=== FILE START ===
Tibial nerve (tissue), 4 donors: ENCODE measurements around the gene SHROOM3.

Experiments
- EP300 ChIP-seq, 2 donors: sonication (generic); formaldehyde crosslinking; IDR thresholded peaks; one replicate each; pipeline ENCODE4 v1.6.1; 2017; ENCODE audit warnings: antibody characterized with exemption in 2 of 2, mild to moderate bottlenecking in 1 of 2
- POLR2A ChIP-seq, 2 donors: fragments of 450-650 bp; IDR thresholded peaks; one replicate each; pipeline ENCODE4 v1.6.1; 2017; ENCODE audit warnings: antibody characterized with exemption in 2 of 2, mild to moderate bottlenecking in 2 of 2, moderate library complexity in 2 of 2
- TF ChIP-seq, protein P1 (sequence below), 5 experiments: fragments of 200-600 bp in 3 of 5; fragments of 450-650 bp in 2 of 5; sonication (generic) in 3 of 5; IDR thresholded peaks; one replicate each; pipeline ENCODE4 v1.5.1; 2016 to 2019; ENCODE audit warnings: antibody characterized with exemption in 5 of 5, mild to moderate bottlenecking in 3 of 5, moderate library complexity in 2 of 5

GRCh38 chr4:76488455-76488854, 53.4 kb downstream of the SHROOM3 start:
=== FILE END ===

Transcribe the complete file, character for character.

Tibial nerve (tissue), 4 donors: ENCODE measurements around the gene SHROOM3.

Experiments
- EP300 ChIP-seq, 2 donors: sonication (generic); formaldehyde crosslinking; IDR thresholded peaks; one replicate each; pipeline ENCODE4 v1.6.1; 2017; ENCODE audit warnings: antibody characterized with exemption in 2 of 2, mild to moderate bottlenecking in 1 of 2
- POLR2A ChIP-seq, 2 donors: fragments of 450-650 bp; IDR thresholded peaks; one replicate each; pipeline ENCODE4 v1.6.1; 2017; ENCODE audit warnings: antibody characterized with exemption in 2 of 2, mild to moderate bottlenecking in 2 of 2, moderate library complexity in 2 of 2
- TF ChIP-seq, protein P1 (sequence below), 5 experiments: fragments of 200-600 bp in 3 of 5; fragments of 450-650 bp in 2 of 5; sonication (generic) in 3 of 5; IDR thresholded peaks; one replicate each; pipeline ENCODE4 v1.5.1; 2016 to 2019; ENCODE audit warnings: antibody characterized with exemption in 5 of 5, mild to moderate bottlenecking in 3 of 5, moderate library complexity in 2 of 5

GRCh38 chr4:76488455-76488854, 53.4 kb downstream of the SHROOM3 start: